But not a single person has suggested or asked for their neighbors (or their City) to pay for their or anybody else's pets. What everyone is asking for is that the City continue to, as it has already done for decades, to temporarily take a homeless animal without charge, shelter it for a few days/weeks, until it is adopted or euthanized. This could be for a period as little as three days. Whatever the period, it is TEMPORARY AND BRIEF.
    Yet you insist on characterizing this as the city (or our neighbors) taking care of others' pets, as if we were paying for the entire upkeep of pets in other people's homes.
    Such mischaracterization is either a display of exceedingly poor thinking skills or a deliberate attempt to mislead and obfuscate. Consequently, the position you trying to support with this falsity is wrong, as everyone here is trying to tell you.
    It is apparent to me from the tone of all your responses above that you have come to this subject with some prior fixed notions. We all have notions that are not properly tested. The trick is to recognize when a better argument is presented, which you have fought mightily to not do and I, for one, doubt that you have the capacity to change.

    1. I have expressed my position ad nausium. I have brought up the fact that animals being turned in without a fee violates a promise that the owner has made to the animal. The addition of the fee helps fund Animal Services that has to make the expenditure to feed and care for the animal, plus it promotes responsibile animal ownership.

      Right now anyone can discard an animal anytime. This is wrong! We need to encourage respnsible pet ownership, your argument does not. These animals are not just toys to be discarded at any whim. The Animal Services Advisory Board has overwhelmingly voted to establish this fee. I have presented several reasons why I have taken the position that I have, I believe that you are unable to recognize a better argument when you see it. Therefore, the inability to change rests in your lack of capacity. The number of animals being turned in is increasing not decreasing. The cost for care of these animals is around $48 a day. The charge would not completely cover the turn in of an anima,l but it would help. The Animal Shelter can use that help.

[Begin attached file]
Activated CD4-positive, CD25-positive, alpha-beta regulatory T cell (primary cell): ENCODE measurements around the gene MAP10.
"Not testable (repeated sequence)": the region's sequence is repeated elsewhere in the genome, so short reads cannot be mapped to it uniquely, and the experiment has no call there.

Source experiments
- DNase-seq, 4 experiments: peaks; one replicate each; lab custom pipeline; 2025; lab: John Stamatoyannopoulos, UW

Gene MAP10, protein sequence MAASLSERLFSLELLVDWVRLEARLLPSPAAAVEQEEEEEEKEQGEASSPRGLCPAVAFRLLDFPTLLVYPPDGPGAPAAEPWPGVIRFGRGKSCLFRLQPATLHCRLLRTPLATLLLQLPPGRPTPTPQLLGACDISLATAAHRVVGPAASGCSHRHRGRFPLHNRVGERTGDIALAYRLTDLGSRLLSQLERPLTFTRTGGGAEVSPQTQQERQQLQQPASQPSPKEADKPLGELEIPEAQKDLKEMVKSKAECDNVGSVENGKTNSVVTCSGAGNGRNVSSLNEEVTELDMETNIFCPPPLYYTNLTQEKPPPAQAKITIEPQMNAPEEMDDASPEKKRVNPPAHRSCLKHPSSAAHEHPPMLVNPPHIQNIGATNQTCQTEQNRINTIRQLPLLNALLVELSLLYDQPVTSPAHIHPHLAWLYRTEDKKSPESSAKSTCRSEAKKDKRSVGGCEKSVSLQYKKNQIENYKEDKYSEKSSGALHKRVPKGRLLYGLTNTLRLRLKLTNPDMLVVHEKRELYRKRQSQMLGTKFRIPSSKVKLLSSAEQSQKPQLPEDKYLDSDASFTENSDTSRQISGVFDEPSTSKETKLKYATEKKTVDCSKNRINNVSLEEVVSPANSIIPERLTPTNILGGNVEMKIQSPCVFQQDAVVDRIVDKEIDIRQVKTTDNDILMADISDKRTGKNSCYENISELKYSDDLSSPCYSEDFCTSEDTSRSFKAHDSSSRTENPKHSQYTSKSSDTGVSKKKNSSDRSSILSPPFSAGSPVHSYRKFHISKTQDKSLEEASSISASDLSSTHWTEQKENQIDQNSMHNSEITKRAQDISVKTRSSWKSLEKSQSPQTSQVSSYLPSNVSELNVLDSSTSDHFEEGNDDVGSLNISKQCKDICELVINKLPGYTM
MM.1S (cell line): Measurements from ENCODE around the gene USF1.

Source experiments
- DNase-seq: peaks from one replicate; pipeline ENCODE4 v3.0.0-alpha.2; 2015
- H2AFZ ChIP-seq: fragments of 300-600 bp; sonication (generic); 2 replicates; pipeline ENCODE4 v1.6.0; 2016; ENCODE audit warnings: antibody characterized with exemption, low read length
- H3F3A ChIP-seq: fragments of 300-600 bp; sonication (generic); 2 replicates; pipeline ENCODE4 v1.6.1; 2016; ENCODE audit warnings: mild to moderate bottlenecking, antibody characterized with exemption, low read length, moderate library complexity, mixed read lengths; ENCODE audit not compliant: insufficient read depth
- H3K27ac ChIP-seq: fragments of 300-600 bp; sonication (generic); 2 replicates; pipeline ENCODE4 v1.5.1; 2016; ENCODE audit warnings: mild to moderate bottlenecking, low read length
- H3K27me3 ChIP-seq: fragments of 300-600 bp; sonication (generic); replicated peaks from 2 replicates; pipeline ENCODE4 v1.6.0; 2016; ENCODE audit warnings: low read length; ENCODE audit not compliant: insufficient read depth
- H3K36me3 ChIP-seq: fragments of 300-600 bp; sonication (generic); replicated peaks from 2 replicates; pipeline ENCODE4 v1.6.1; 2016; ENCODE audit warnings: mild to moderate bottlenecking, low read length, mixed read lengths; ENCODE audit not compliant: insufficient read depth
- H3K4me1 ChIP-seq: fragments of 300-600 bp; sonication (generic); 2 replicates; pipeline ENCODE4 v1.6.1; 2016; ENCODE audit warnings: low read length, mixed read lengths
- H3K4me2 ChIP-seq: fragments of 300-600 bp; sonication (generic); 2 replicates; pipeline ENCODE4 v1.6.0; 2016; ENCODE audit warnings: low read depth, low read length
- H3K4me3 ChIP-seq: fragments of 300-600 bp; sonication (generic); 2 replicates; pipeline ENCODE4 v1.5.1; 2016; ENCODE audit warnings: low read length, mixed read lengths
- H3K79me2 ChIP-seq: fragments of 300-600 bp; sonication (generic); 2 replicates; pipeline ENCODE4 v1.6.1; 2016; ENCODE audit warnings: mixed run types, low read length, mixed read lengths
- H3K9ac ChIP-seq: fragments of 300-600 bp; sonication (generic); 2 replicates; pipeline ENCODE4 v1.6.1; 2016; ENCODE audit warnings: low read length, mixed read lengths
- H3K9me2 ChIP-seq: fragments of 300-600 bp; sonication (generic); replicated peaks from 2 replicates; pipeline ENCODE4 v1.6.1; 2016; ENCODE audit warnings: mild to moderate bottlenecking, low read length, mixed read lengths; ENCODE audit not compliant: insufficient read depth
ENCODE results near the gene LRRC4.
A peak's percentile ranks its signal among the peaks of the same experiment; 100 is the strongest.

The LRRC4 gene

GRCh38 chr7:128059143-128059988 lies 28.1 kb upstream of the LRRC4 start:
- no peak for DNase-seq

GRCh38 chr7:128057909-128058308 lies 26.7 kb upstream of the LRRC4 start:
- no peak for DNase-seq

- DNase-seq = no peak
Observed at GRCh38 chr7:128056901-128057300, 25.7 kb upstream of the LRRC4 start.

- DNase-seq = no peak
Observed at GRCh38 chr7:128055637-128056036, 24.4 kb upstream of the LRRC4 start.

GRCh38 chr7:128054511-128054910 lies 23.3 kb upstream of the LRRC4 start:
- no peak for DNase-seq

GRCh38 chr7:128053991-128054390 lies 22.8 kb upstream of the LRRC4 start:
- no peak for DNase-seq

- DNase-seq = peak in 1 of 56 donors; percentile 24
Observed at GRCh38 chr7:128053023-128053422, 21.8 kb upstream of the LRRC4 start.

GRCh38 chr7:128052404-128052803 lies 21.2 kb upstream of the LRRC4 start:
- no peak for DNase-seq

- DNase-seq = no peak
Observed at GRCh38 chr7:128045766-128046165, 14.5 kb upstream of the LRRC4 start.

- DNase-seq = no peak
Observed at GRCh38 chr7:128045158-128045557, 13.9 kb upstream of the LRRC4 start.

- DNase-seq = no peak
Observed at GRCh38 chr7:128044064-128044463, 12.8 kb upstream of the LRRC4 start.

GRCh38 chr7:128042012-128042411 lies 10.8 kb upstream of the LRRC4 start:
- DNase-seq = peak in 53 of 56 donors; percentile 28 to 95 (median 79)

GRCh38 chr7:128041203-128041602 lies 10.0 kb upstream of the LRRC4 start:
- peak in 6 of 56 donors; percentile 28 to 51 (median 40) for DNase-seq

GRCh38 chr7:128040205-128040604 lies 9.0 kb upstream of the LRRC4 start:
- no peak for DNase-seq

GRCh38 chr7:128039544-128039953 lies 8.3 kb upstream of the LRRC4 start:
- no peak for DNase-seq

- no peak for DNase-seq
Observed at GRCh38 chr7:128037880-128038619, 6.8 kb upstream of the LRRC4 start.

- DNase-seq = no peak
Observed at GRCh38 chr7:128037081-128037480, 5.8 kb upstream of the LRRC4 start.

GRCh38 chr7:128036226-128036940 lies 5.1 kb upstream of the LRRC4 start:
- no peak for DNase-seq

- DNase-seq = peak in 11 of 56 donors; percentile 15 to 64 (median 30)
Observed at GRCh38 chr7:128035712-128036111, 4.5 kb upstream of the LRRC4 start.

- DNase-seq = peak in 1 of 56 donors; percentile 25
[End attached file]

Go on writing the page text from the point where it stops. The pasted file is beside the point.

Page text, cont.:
10. One individual has stated that my views do not coincide with PETA, and therefore I am wrong concerning the position that I have taken. I personally think that organizing a ralley that throws buckets of blood on people to emphasize their position, is extreme. Therefore, I am sorry that I don't hold PETA in high esteem. Besides PETA was no where to be seen last night.